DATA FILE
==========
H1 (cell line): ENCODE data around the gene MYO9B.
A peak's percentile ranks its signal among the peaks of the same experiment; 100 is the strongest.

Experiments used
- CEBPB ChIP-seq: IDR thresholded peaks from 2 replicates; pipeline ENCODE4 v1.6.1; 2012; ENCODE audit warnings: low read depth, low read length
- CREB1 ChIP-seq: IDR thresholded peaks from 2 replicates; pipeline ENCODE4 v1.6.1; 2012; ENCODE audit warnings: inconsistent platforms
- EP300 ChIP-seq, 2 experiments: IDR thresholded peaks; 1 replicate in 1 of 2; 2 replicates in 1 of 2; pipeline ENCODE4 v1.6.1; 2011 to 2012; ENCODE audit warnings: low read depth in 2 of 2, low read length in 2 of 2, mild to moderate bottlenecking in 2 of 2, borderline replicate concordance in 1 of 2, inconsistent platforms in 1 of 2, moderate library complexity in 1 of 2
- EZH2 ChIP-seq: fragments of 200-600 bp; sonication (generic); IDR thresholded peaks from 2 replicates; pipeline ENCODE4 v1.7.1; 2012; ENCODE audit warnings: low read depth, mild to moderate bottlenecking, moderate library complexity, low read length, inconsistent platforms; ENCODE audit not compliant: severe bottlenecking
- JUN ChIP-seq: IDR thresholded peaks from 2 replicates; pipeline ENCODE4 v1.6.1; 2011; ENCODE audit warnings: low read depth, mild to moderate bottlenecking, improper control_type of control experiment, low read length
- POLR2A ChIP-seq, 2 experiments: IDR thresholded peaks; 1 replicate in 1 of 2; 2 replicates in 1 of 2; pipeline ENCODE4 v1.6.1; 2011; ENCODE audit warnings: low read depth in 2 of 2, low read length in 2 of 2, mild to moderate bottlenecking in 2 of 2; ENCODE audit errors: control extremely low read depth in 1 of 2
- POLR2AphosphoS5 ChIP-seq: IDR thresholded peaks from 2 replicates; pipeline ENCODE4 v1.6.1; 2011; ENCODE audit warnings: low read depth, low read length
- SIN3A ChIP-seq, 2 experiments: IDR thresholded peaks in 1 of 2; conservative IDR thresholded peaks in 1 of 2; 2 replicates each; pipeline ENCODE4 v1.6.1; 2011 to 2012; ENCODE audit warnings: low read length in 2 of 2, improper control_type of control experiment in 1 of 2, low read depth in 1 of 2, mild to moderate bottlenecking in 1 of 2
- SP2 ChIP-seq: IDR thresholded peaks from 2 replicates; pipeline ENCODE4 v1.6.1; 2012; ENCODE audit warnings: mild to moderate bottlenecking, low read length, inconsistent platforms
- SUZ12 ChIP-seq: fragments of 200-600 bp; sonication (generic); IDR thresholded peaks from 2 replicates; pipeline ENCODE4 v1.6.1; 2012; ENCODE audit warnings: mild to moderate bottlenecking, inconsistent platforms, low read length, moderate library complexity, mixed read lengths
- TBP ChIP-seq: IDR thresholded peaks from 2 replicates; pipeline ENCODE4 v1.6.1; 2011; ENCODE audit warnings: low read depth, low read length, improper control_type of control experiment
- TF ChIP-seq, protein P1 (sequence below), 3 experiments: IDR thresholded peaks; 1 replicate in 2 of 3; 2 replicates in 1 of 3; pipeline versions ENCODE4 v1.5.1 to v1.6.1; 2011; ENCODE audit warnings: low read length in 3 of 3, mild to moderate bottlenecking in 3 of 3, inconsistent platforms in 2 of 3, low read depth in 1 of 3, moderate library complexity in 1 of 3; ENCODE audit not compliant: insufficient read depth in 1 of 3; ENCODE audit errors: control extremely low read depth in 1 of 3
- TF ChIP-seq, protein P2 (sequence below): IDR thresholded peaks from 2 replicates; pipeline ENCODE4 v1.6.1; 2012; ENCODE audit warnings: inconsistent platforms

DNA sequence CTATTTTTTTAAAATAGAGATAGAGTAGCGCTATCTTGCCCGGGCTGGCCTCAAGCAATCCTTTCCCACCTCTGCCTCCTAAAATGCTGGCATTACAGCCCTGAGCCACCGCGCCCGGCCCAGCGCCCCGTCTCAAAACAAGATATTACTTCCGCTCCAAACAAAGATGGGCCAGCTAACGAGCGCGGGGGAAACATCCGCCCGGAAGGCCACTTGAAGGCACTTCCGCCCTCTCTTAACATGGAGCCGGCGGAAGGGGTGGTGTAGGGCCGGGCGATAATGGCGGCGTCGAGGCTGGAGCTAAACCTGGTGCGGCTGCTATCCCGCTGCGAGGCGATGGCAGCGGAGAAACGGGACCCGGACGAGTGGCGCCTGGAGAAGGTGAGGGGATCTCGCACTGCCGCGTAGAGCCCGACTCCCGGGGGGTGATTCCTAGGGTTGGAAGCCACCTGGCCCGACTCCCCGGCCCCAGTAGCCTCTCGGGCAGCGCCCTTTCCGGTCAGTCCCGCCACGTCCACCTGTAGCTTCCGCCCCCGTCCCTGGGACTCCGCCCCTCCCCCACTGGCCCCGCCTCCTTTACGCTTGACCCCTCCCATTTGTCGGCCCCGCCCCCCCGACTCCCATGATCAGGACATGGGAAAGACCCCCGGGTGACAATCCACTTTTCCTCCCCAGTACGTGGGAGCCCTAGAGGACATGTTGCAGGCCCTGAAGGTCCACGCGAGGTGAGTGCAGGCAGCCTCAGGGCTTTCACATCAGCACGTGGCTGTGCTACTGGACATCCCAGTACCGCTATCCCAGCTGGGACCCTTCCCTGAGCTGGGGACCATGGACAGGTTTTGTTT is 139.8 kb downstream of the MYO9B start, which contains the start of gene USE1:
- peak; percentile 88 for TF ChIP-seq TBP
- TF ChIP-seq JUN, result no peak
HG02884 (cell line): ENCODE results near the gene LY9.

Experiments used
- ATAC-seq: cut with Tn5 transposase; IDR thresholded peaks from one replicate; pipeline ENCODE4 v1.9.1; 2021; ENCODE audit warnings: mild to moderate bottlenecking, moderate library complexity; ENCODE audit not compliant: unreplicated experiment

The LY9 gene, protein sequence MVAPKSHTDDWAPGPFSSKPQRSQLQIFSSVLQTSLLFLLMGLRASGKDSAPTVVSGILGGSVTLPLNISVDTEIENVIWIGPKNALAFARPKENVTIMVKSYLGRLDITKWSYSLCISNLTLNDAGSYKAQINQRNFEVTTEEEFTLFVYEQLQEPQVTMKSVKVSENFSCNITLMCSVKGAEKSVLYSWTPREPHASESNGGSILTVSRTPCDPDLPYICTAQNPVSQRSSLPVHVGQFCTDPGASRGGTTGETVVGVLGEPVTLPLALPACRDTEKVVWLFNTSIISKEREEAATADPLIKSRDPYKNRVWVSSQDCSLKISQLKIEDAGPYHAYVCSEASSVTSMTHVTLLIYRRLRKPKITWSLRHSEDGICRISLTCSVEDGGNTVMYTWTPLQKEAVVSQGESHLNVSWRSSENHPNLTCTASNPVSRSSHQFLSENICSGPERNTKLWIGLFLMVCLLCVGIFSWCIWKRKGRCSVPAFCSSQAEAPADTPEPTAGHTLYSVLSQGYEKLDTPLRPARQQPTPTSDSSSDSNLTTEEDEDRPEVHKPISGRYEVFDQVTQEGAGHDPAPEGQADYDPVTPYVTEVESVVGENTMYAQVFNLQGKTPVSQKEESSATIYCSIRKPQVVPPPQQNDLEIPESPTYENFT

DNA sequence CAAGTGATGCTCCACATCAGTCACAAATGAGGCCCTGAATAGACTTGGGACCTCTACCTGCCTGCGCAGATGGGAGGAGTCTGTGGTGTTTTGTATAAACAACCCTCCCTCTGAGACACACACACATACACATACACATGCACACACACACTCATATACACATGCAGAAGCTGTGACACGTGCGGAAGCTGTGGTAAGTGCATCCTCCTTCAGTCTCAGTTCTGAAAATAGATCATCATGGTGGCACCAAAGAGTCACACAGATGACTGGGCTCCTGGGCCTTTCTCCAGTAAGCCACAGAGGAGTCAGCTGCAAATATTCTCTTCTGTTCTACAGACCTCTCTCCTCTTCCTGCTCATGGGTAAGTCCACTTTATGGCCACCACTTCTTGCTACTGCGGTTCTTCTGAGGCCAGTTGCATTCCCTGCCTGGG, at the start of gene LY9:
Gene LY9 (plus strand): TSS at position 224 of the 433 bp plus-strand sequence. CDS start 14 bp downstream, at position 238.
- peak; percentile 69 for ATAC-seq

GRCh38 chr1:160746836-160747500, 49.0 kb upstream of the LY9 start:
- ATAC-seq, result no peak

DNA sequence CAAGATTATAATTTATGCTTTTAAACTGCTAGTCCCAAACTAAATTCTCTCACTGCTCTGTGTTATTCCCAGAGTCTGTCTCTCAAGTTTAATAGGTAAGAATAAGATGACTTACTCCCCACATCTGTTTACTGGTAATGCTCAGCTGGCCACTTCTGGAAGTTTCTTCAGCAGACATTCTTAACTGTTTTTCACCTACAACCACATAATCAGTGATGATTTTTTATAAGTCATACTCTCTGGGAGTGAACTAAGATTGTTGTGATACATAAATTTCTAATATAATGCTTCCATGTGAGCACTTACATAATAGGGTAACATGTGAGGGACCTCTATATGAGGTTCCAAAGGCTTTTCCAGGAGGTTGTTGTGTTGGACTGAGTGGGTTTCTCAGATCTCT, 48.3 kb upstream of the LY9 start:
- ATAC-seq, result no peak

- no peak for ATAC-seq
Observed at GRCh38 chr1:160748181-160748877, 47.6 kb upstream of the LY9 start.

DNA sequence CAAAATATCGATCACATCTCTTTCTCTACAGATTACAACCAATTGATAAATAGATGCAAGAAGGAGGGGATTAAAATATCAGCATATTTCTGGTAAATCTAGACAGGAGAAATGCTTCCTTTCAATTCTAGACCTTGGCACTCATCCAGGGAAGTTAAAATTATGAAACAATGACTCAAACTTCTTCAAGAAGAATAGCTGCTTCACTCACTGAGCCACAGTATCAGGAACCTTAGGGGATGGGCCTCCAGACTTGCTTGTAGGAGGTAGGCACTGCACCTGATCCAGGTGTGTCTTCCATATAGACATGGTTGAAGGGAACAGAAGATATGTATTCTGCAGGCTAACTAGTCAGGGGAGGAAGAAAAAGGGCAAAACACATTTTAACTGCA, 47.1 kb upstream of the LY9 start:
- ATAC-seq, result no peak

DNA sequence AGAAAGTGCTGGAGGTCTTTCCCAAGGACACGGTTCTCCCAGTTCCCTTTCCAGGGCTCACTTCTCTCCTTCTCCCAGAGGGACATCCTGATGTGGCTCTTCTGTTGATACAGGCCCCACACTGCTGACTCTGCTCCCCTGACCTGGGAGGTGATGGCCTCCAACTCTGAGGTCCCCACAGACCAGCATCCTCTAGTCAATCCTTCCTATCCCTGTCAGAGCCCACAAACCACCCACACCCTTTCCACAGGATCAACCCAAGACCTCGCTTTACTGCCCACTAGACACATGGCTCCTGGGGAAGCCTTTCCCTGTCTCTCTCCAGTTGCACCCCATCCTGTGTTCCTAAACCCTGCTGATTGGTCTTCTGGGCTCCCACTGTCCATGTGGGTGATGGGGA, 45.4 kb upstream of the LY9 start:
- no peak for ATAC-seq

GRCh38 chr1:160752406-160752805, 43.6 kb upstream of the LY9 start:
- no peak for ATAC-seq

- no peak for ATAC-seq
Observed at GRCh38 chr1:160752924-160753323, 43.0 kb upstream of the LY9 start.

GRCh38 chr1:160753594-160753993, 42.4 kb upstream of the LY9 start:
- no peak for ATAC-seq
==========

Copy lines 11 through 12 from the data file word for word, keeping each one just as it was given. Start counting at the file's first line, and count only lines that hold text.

- SIN3A ChIP-seq, 2 experiments: IDR thresholded peaks in 1 of 2; conservative IDR thresholded peaks in 1 of 2; 2 replicates each; pipeline ENCODE4 v1.6.1; 2011 to 2012; ENCODE audit warnings: low read length in 2 of 2, improper control_type of control experiment in 1 of 2, low read depth in 1 of 2, mild to moderate bottlenecking in 1 of 2
- SP2 ChIP-seq: IDR thresholded peaks from 2 replicates; pipeline ENCODE4 v1.6.1; 2012; ENCODE audit warnings: mild to moderate bottlenecking, low read length, inconsistent platforms